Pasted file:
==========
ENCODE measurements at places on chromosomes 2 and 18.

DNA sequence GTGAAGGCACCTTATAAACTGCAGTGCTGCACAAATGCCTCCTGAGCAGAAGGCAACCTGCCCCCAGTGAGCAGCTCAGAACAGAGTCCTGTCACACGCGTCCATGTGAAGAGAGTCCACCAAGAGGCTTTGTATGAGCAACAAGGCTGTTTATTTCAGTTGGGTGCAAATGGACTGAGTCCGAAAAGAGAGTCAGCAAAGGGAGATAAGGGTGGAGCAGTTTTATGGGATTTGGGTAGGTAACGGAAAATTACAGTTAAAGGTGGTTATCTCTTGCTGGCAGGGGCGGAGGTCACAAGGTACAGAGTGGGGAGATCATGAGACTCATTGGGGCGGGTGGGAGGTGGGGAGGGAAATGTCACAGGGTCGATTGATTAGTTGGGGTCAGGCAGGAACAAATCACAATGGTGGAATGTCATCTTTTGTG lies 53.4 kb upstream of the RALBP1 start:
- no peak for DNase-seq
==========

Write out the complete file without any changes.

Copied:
ENCODE measurements at places on chromosomes 2 and 18.

DNA sequence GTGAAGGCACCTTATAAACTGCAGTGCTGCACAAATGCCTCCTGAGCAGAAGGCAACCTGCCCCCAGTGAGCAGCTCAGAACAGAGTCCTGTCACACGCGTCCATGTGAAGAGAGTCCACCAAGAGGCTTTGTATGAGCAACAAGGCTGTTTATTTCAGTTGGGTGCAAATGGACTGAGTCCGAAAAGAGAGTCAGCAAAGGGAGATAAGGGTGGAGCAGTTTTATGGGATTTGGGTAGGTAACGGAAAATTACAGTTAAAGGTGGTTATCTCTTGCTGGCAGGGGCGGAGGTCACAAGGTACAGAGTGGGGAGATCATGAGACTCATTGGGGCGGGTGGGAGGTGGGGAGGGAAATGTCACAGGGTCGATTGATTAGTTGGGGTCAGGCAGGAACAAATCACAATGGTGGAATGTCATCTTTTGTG lies 53.4 kb upstream of the RALBP1 start:
- no peak for DNase-seq